NATO casualties-and at the forefront of trying to prevent further carnage was EOD. Soon though the enemy began to create secondary
explosives in an attempt to kill these critical technicians, and now an EOD tech must have
nerves of steel as they respond to an IED site knowing very well that secondary, or
even tertiary, explosives could be laying in hiding waiting for their response. 2 – Special Operations The elite of any military force- these are
the men and women who are trained to do jobs too dangerous, complicated, or impractical
for large conventional forces to carry out. They typically operate deep behind enemy lines,
and can do anything from direct-action missions such as sabotage and target-eliminations,
to rescue of VIPs or hostages, or simply remain undetected as they scout out enemy forces
and fix positions. Without these elite operators wars could still
be won, but albeit at a much higher cost in treasure and blood both. Far behind other nations in the special operations
game, the United States was a quick learner during World War II and even faster to adopt
the use of one of the largest special operations forces of any military. Yet often these soldiers must operate too
far from friendly forces to rely on fire support, or even an emergency evacuation, and each
operator knows that their lives are mostly in their own hands. Even in peacetime though SOF soldiers suffer
from the highest casualty rate of any other MOS thanks to the incredibly grueling training
that they undertake. All that training however produces some of
the finest soldiers on any battlefield, and as is the old adage in the US military, the
more you sweat in peace the less you’ll bleed in war. 1 – Pararescue The US Air Force gets a lot of flak for being
the ‘armchair’ service thanks to its roles in cyber and information warfare- yet it also
fields the one MOS that is hands down the single most dangerous job in any military:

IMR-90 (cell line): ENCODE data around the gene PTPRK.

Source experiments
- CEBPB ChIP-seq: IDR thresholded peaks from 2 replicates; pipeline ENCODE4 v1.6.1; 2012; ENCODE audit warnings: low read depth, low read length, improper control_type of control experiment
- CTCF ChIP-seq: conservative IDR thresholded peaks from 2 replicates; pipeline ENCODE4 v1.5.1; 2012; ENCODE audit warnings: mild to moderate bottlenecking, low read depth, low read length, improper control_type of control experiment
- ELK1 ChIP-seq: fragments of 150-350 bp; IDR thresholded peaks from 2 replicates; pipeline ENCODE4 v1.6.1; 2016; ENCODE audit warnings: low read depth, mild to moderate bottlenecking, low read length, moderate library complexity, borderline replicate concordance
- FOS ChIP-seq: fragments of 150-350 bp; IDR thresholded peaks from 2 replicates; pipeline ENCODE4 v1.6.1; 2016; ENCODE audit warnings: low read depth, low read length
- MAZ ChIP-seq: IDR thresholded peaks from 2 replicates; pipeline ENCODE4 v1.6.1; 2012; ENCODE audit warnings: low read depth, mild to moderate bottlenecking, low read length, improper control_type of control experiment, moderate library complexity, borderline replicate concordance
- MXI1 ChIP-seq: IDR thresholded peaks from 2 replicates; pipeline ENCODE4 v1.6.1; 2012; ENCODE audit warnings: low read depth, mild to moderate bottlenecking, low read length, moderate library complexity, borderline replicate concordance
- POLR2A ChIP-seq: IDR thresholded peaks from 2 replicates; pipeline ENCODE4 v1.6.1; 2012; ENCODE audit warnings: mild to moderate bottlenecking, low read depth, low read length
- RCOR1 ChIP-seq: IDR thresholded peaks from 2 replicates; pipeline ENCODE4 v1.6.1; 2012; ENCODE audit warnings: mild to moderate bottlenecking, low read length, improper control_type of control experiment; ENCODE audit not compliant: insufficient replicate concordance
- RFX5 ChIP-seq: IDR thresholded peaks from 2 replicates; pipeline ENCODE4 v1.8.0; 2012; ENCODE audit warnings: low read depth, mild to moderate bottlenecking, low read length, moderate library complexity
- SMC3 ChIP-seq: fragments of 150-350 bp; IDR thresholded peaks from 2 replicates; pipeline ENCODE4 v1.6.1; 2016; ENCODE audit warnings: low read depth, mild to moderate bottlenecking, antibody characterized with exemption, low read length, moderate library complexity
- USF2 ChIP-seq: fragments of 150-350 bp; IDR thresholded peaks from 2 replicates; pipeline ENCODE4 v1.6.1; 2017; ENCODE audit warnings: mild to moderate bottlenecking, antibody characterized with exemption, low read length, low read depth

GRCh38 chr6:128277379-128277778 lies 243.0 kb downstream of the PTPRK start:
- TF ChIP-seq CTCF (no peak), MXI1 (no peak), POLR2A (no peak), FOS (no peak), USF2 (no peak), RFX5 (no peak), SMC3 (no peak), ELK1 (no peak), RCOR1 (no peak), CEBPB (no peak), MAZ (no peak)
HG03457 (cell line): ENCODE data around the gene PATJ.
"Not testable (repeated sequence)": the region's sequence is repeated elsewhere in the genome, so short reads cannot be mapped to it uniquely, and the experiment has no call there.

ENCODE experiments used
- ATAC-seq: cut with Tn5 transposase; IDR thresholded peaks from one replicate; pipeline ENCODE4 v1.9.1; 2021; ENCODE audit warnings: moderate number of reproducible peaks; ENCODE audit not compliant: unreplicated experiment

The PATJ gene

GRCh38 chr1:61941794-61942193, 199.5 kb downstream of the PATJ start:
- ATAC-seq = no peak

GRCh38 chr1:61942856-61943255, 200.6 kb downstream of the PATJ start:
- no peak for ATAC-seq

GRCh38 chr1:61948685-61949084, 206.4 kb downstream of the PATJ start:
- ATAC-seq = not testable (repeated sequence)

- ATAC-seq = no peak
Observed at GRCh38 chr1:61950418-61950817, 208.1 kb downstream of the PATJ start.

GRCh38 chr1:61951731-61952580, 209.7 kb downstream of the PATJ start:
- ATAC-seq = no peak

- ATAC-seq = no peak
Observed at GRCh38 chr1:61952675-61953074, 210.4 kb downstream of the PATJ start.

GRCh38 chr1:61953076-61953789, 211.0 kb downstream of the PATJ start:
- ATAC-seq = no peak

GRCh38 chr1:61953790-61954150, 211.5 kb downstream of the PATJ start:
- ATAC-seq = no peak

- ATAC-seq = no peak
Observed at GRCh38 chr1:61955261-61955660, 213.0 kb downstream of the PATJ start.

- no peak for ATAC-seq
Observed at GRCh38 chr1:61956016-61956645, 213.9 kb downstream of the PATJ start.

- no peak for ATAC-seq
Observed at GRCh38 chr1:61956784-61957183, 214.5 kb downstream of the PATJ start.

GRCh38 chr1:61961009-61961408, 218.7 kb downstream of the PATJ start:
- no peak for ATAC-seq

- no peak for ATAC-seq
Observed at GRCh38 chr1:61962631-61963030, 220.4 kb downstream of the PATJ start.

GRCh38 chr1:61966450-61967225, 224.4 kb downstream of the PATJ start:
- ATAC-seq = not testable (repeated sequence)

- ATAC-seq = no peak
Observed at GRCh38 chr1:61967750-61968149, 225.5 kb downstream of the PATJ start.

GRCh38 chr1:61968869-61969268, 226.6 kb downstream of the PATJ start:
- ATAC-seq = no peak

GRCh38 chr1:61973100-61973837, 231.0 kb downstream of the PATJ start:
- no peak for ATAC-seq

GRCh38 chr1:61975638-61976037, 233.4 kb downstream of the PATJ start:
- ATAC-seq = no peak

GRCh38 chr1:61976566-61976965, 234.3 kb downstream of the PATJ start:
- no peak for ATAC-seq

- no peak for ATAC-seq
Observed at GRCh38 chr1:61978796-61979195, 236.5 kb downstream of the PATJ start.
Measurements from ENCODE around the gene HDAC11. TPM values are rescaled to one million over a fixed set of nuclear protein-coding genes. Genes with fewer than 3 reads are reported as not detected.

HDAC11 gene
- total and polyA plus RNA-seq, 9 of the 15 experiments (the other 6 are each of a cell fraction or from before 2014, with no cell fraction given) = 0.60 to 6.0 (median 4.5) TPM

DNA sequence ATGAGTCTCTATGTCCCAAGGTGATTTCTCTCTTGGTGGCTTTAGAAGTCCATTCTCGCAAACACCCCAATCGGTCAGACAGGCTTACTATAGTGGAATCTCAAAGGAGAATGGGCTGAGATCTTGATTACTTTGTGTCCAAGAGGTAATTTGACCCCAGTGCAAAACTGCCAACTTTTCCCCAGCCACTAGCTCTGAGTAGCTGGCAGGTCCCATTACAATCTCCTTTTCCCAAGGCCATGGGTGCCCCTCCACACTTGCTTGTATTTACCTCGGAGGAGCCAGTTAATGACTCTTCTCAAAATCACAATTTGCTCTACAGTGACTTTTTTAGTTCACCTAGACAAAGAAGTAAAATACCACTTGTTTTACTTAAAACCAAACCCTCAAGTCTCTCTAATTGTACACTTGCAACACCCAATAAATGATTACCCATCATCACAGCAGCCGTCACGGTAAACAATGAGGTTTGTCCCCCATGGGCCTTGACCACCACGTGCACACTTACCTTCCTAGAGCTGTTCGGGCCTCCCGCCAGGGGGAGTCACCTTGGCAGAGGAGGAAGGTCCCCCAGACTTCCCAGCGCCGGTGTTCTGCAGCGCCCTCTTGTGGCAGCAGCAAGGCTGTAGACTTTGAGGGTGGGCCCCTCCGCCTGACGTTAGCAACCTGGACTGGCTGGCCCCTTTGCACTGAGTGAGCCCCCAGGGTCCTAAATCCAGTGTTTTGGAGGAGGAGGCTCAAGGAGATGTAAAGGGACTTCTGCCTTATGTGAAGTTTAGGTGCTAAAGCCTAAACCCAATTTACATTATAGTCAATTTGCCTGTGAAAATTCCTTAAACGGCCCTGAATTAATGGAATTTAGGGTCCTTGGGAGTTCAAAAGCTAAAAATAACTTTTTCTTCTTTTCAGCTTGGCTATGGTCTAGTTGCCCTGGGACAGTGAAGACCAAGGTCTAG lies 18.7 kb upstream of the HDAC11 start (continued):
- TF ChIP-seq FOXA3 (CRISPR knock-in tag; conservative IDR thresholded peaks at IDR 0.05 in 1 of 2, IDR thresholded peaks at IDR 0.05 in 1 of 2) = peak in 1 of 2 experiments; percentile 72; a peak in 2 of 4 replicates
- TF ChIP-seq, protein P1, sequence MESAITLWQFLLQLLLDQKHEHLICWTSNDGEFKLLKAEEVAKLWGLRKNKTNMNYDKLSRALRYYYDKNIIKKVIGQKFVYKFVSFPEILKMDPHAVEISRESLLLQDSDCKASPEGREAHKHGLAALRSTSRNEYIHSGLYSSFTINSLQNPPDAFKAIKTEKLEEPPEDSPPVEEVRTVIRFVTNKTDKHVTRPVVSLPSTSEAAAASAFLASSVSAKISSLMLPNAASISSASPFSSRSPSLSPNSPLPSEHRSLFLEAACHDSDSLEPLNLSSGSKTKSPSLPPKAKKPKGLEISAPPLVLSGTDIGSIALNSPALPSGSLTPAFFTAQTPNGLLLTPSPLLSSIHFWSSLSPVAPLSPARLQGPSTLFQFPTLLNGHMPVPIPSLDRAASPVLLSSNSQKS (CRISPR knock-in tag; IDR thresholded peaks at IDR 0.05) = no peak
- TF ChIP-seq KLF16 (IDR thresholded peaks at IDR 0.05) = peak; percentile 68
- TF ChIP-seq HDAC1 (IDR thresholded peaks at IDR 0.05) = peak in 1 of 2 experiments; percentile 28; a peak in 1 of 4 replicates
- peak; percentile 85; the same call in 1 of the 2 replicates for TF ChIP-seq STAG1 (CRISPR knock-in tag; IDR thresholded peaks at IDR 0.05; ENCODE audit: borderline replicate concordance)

Pararescue. Known as Pjs, pararescue airmen are essentially
the most elite ambulance service in the world, and are responsible for responding to casualties
wherever they may be- at the top of a mountain or in the middle of a raging battlefield,
it doesn’t matter for a PJ. Their job is simple: find and treat casualties
and rescue anybody in need. Air Force Pjs are literal guardian angels,
even conducting HALO jumps to get to their man or woman. Most often though Pararescue airmen are responsible
for finding and bringing home downed pilots, even if that means they have to travel deep
behind enemy lines or into raging seas. Trained to treat any matter of wounds, but
also defend themselves with a variety of small arms, Pjs without a doubt have the most dangerous
job in the US military, and their counterparts around the world share in that risk. What do you think is the most dangerous job
in the military? Ever work one of these jobs? Let us know in the comments! And as always if you enjoyed this video don’t
forget to Like, Share, and Subscribe for more great content!

100 thoughts on “Most Dangerous Military / Army Jobs

Leave a Reply

Leave a Reply

Your email address will not be published. Required fields are marked *

Copyright © 2019 Toneatronic. All rights reserved.